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TileStream, Openlayers and Drupal 7

If you want to have custom designed maps on your Drupal site one solution is to use TileMill and TileStream combined with OpenLayers. This article explains how to install TileStream on a Debian 6.0 server and how to display them using views and OpenLayers in Drupal 7.

Install TileStream server

TileStream is a Node.js application, so it requires that you have node.js install in version v0.4.9 (which is not the newest version, but this version is required by TileStream). You should check the read me as this version requirement may change over time. You can install node.js and TileStream by execute the commands below. It requires that you have Git installed.

Note The last section of this article shows how to install TileStream on OS X.

~$ git clone --depth 1 git://
~$ cd node
~$ git checkout v0.4.9
~$ ./configure --prefix=/opt/node-v0.4.9
~$ make -j2
~$ make install
~$ ln -s /opt/node-v0.4.9/bin/* /usr/local/bin/
~$ curl | sh
~$ npm install -g tilestream

Now that you have TileStream installed, you can execute the first command below to see options. The other command starts TileStream with its map/data directory in /usr/share/tilestream.

~$ tilestream start --help
~$ tilestream --tiles=/usr/share/tilestream

To test that TileStream is running, you can try connecting to it at http://localhost:8888 in your local browser. You won't have any maps yet, if you want you can download this simple test map of the world. Unpack it (bzip2 -d testmap.mbtiles.bz2) and place it in /usr/share/tilestream.

~$ lynx http://localhost:8888

Run script

To make TileStream start at boot time as a background process with the other services on the server, you will need to install the run-script below.

~$ nano -w /etc/init.d/tilestream
# Provides:          tilestream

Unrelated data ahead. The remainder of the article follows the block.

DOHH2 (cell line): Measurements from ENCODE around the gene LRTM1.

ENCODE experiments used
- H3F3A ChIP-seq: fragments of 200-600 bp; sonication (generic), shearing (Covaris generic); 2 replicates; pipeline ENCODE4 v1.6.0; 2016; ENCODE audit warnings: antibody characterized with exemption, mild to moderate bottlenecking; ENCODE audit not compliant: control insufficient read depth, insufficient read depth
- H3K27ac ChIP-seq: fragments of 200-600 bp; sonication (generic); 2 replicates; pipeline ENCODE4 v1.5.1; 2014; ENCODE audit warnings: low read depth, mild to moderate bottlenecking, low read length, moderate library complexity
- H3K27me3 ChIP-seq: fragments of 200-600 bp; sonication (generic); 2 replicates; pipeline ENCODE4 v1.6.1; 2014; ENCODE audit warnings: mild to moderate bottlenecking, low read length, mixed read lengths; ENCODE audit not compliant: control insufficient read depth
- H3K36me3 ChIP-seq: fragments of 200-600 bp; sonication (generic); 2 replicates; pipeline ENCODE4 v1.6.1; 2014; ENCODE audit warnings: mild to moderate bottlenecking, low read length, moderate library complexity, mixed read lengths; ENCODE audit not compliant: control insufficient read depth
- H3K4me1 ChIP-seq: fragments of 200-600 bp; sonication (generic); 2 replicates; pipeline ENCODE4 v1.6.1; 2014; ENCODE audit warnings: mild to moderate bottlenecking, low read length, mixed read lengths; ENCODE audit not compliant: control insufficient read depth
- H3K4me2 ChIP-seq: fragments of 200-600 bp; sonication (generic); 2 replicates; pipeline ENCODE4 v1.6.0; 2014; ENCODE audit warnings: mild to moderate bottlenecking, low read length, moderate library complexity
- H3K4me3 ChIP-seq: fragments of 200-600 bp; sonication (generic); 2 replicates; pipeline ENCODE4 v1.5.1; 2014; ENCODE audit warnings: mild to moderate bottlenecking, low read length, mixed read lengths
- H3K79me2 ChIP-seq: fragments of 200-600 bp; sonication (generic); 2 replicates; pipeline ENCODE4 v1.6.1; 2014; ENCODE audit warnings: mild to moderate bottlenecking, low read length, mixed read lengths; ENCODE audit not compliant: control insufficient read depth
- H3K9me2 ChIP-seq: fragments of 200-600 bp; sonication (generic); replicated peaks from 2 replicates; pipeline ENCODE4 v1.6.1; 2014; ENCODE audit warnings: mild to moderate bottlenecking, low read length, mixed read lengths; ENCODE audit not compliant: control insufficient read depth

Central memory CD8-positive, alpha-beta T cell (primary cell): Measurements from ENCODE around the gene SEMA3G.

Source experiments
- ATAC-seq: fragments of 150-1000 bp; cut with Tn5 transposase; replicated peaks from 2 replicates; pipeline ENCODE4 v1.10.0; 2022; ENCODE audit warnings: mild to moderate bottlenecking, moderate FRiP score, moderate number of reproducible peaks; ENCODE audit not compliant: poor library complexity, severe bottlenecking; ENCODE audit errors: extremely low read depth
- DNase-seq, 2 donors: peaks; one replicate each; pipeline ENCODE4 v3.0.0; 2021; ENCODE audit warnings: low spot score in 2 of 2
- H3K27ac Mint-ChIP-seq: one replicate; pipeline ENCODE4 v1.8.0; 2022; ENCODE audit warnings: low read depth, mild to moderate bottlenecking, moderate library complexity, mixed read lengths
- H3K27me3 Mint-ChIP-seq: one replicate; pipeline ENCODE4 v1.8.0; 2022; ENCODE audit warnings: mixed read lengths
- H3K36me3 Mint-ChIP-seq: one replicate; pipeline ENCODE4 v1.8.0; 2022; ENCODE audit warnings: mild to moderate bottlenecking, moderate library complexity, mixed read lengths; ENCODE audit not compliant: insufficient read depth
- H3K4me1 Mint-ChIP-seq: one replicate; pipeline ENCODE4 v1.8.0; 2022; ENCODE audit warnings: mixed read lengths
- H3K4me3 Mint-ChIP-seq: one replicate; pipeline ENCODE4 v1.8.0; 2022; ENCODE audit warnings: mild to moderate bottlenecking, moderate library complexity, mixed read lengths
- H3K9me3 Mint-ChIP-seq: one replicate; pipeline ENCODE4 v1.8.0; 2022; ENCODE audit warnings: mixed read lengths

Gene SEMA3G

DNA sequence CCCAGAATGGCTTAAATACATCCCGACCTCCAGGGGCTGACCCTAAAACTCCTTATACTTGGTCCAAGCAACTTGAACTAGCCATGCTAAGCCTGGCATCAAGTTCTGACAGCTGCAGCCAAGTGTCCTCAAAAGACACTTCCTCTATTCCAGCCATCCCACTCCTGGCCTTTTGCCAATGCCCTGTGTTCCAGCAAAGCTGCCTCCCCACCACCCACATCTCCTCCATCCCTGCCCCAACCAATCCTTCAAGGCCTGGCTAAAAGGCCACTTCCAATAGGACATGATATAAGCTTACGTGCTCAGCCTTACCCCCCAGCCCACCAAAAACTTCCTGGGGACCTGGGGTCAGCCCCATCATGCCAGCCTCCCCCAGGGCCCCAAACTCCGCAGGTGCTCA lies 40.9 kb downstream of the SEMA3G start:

# Required-Start:    $local_fs $remote_fs $network $syslog $named
# Required-Stop:     $local_fs $remote_fs $network $syslog $named
# Default-Start:     2 3 4 5
# Default-Stop:      0 1 6
# X-Interactive:     true
# Short-Description: Start TileStream server


case $1 in
        echo "Starting TileStream"
        $TILESTREAM --tiles=$MAPPATH &
        echo "Stopping TileStream"
        PID=ps aux | grep $TILESTREAM | grep -v grep | awk '{print $2}'
        kill -9 $PID
        echo "Restarting TileStream"
       $0 stop
       sleep 1
       $0 start
        echo "Usage: $0 {start|stop|restart}" >&2
        exit 1

Make sure that the script is started at the right run-levels to ensure that the service is running after reboot.

~$ /etc/init.d/tilestream start
~$ chmod 755 /etc/init.d/tilestream
~$ sysv-rc-conf --level 2345 tilestream on

Proxy with Apache

You connect to TileStream through port 8888, which for most clients is closed in firewalls, so in production environment where you want clients to be able to access TileStream you have to proxy the connection. The Apache configuration code below shows how to proxy TileStream to map., which can be access on port 80 (http).

<VirtualHost *:80>
  ServerName map.<domain>
  DocumentRoot /var/www/

  ProxyRequests Off
  ProxyPreserveHost On

  <Proxy *>
    Order deny,allow
    Allow from all

  ProxyPass / http://localhost:8888/
  ProxyPassReverse / http://localhost:8888/

  ErrorLog ${APACHE_LOG_DIR}/map_error.log

  LogLevel warn
  CustomLog ${APACHE_LOG_DIR}/map_access.log combined


Now that you have a TileStream server up-a-running it's time to use open layers in Drupal to display maps. For this article I will use the location module together with the OpenLayers module to show node locations on a map using views. Another module you should consider using is the Geofield module which gives you more possibilities in interacting with our maps, but it's somewhat advanced to configure. I can recommend reading the book Mapping with Drupal from O'Reilly, which gives a good introduction to mapping (around 150 pages).

As of this writing TileStream have switched from using TMS to XYZ format, which have raised some issues when configure Drupal to display the maps. OpenLayers has some issues with display XYZ layers from TileStream. I have written a patch that makes the OpenLayers module work with TileStream. See the patch in the issue queue here You may also want to use a newer version then 7.x-2.0-beta1 of the module.

~$ drush dl openlayers location views_ui
~$ cd sites/all/modules/openlayers
~$ wget
~$ patch -p1 < openlayers-926326-8.patch
~$ drush en openlayers_ui openlayers_views openlayers location_node location views_ui

Before you can use the location module to plot nodes it needs to be configured at admin/config/content/location. If you want to use geo-coding for addresses you have to enable the countries you want to use on the "Geocoding options" tab. Now edit the content types (admin/structure/types) that you want to have support for spatial information. When edit the content type(s) click the "Locative information" tab and enable spatial information for that type. Create some nodes with spatial information to use for the rest of this article.